8. Ron Guest

    Los Angeles subway and light rail is still a proof-of-payment system, with fairly systematic enforcement at busy stations in peak periods, and haphazard enforcement otherwise. They're installing turnstiles at some stations but those don't require a ticket to pass through, for the time being. Eventually the plan is to transition to a controlled system at most stations. Some figures I've seen say the projected cost is $46 million and that current fare evasion is estimated...

    Los Angeles subway and light rail is still a proof-of-payment system, with fairly systematic enforcement at busy stations in peak periods, and haphazard enforcement otherwise. They're installing turnstiles at some stations but those don't require a ticket to pass through, for the time being. Eventually the plan is to transition to a controlled system at most stations. Some figures I've seen say the projected cost is $46 million and that current fare evasion is estimated at around $5.5 million annually, which means the turnstiles will cover their cost in 9 years if the project stays within budget (which it won't) and eliminates fare evasion completely (which it won't, either).

    Baltimore light rail is also proof-of-payment, with enforcement on the trains.

    Another proof-of-payment system not mentioned in the above comments is all 3 light-rail lines of NJ Transit (Hudson-Bergen, Newark, and the River Line). I don't know how enforcement operates on those lines.

  9. Simon Member

    10k points?

    Diamond Amenity
    Wrong bed type?

    What else?

  10. bmvaughn Guest

    I wouldn't characterize Seattle as having bad public transportation if you're willing to ride a bus. It's actually quite good in that case.

  11. Tarpie Guest

    The majority of light rail systems are honor based, with high fines if caught without a ticket. It keeps everything moving faster. Think Southwest turnaround times :)

    Of course, if you have a ticket from the previous day and the inspector doesn't look too closely you may get away without paying (says someone who may have been a poor HS student in Baltimore many years ago and thought they wouldn't be inspecting tickets in a thunderstorm).

  12. mudba Guest

    My understanding is St Louis is as well (although I've never ridden it). LA was on the honer system a couple years ago, but I think that has come to an end.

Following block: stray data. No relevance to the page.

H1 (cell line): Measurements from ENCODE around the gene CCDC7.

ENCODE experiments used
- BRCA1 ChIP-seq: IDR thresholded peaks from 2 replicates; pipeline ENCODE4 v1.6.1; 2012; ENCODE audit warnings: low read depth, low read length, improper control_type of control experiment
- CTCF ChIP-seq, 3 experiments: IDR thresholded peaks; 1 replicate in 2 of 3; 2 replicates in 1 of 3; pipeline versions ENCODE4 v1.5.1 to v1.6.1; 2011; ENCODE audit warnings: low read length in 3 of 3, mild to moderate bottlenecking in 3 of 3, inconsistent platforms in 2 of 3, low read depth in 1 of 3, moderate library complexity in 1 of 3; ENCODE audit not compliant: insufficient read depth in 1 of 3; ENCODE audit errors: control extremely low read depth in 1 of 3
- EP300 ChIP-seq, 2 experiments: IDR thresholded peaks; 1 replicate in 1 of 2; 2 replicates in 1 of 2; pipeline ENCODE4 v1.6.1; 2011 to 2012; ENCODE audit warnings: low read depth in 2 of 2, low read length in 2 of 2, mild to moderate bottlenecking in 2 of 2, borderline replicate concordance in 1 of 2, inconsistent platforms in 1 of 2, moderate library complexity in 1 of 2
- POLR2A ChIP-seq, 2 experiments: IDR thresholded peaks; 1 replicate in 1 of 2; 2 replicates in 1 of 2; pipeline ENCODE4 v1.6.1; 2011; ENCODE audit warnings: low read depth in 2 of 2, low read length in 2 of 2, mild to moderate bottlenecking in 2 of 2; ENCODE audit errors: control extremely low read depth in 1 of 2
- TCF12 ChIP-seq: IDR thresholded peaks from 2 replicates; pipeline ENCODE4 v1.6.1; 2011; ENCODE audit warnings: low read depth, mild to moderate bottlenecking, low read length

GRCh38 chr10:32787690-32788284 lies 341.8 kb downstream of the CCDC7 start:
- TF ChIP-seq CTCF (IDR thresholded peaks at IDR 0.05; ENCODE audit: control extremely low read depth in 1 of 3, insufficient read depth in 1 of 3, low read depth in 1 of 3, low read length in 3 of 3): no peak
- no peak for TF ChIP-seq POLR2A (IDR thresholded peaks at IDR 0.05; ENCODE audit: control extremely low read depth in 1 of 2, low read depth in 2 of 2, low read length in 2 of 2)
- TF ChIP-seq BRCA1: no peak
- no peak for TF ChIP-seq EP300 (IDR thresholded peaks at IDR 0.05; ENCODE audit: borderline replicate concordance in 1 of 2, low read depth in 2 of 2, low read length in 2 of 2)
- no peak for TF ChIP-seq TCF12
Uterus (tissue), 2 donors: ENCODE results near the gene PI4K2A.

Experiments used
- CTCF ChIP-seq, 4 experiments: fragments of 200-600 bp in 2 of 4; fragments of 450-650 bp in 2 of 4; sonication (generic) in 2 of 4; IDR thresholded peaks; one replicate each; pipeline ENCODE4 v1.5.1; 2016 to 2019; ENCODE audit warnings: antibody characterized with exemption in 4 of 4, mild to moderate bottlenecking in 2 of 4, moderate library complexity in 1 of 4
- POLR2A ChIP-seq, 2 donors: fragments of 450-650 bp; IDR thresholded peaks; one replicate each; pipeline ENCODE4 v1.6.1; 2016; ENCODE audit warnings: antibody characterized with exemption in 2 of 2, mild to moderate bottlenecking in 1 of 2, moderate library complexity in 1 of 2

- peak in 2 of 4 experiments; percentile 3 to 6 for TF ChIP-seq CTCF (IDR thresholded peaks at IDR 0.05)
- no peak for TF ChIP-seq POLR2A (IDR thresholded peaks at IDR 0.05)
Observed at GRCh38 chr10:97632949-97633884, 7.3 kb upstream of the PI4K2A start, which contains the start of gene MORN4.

13. Jason H Guest

    The honor (or honour if you prefer) system is also in effect for Denver light rail. Sometimes there are uniformed and plainclothes officers checking tickets, but not very often.

  14. mark Guest

    Minneapolis light rail = honor system

  15. Voyager0927 Guest

    I've been on "honor system" light-rail lines in Los Angeles, San Jose, San Francisco (above-ground portions of MUNI lines), Baltimore, Dallas, and Houston. I think the favored nomenclature is "proof-of-payment" rather than "honor system," since "honor system" implies no enforcement whereas scofflaws on these types of transit lines are subject to large fines if they can't present a valid ticket to inspectors when they come around.

  16. Erik Member

    PHX's single light-rail line is honor-system based. As is San Diego's three line trolley system.

  17. findmetokyo Guest

    Seattle also has random inspectors. I was there last week and they were checking tickets when I rode it. Dallas also has a similar light rail.

  18. Jeff Guest

    Same with Go Transit (Commuter Trains) in Toronto. I don't know many people willing to risk a $75 ticket on a $3 fare. Those aren't good odds.

  19. Glenn New Member

    The Portland light rail (MAX) also runs on the honor system..though on rare occasions you do see officers getting on at random stops to check for tickets.

Featured Comments Most helpful comments ( as chosen by the OMAAT community ).

The comments on this page have not been provided, reviewed, approved or otherwise endorsed by any advertiser, and it is not an advertiser's responsibility to ensure posts and/or questions are answered.

Reader Guest

I live in Seattle and the public transportation sucks if you don't want to take only the bus.

0
Geoff Guest

Seattle consistently ranks in the top ten in best u.s. cities for public transportation. Your claim that Seattle is a city that is consistently known for crappy public transportation is ill-conceived.

0
Kris Smith Guest

Your review is great. Both Seattle Hyatts are very nice, upscale properties catering to well-heeled travelers. Yet everyone seems to only focus on cheating the local light rail systems for what amounts to less than a Stabucks coffee, very strange.

0